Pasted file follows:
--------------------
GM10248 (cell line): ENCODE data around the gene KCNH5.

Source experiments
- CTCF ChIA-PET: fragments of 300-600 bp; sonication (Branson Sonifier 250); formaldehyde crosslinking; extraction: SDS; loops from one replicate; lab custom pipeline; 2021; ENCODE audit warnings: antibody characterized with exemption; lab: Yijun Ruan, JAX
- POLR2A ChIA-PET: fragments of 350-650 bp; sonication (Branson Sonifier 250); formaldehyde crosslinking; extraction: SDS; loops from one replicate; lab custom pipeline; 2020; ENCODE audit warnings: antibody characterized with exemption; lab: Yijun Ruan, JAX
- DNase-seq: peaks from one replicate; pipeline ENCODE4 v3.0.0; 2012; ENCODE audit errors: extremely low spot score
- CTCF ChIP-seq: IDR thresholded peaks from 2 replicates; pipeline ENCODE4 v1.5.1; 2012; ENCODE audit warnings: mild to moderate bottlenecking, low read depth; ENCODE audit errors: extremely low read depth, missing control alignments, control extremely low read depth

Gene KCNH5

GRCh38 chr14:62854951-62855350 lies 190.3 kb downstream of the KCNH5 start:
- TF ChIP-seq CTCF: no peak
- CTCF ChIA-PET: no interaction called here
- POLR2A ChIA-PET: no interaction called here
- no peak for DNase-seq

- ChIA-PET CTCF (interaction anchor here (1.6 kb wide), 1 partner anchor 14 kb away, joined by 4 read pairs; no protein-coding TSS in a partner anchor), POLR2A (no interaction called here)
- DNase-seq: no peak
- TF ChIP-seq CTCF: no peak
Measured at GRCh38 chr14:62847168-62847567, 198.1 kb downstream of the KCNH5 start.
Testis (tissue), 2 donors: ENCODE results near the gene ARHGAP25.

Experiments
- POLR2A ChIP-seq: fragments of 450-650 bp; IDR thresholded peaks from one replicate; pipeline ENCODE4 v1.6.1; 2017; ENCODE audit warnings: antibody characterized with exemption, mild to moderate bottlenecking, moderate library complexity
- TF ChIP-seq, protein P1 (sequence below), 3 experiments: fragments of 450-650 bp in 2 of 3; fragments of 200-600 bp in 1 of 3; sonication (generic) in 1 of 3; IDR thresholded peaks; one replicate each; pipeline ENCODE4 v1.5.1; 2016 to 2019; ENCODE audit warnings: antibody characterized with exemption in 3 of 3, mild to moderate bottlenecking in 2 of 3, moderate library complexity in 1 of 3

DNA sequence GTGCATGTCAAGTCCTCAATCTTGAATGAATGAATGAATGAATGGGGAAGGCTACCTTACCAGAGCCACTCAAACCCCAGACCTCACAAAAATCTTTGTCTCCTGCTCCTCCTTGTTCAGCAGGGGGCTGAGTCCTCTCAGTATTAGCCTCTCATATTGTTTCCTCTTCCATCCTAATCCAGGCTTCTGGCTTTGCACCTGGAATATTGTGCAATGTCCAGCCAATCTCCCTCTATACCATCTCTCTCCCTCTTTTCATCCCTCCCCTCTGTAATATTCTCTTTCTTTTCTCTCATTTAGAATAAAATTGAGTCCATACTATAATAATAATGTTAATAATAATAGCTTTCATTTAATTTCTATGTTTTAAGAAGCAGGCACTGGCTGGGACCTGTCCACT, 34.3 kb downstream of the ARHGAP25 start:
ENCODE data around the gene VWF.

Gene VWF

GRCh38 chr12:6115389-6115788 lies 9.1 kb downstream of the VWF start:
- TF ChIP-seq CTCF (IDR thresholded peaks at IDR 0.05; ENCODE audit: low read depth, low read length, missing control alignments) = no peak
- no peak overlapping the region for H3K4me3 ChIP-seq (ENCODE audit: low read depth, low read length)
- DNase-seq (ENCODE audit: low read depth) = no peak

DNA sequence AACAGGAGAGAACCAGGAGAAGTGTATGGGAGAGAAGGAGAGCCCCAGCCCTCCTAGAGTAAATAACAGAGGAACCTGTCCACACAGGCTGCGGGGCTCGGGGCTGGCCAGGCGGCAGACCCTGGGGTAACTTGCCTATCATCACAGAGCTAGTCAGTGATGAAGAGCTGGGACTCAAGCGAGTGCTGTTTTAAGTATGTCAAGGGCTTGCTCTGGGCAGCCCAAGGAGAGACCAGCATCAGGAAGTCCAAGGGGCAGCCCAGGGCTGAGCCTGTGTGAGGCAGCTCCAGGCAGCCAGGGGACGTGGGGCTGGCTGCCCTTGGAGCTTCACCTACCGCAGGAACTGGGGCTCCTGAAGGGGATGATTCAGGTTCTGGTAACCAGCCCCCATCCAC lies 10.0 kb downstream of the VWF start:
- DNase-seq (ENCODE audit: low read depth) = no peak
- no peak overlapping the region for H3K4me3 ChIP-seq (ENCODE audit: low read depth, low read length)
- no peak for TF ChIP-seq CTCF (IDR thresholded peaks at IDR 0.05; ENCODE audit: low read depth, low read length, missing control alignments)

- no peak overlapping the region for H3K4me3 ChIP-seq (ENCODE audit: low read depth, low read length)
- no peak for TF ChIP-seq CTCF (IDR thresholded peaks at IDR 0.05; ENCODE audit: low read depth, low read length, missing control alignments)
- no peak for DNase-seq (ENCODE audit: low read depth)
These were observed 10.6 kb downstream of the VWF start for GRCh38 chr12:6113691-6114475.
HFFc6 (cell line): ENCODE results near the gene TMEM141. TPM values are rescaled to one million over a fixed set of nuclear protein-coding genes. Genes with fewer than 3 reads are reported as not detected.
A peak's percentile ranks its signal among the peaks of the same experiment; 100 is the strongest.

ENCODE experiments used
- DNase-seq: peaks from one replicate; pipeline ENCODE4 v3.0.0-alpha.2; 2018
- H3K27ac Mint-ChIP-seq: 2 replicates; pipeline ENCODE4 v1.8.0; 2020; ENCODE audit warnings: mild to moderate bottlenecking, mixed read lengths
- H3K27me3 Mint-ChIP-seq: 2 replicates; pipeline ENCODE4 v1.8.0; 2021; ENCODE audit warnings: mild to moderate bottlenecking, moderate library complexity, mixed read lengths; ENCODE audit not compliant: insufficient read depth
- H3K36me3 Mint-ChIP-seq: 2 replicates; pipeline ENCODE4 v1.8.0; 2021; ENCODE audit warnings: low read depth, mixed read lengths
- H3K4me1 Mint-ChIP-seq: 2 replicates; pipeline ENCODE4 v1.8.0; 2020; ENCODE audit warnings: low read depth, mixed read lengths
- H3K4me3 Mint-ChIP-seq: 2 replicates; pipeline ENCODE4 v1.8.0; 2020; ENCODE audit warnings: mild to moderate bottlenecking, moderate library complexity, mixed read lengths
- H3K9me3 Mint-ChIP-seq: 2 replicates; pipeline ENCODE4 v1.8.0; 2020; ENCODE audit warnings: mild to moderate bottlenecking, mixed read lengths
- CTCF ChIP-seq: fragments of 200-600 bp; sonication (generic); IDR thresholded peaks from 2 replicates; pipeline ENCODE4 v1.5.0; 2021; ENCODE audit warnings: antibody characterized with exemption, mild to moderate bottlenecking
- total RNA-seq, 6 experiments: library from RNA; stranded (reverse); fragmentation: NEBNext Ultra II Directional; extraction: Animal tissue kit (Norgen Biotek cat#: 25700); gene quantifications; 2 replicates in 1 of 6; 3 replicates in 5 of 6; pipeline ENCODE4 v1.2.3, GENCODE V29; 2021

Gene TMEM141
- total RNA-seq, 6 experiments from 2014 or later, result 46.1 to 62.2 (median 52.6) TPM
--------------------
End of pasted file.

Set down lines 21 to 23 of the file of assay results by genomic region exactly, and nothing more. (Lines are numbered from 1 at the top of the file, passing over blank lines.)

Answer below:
DNA sequence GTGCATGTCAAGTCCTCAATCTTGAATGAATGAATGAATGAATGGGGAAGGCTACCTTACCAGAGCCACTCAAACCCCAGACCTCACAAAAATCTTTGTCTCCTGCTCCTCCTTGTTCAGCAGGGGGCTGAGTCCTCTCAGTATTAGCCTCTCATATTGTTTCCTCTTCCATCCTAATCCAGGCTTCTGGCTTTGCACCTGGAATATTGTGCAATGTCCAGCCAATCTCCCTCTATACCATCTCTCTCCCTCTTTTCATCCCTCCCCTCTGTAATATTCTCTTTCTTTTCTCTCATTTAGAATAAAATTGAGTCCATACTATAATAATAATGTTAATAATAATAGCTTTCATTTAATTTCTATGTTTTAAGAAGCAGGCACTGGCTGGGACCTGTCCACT, 34.3 kb downstream of the ARHGAP25 start:
ENCODE data around the gene VWF.

Gene VWF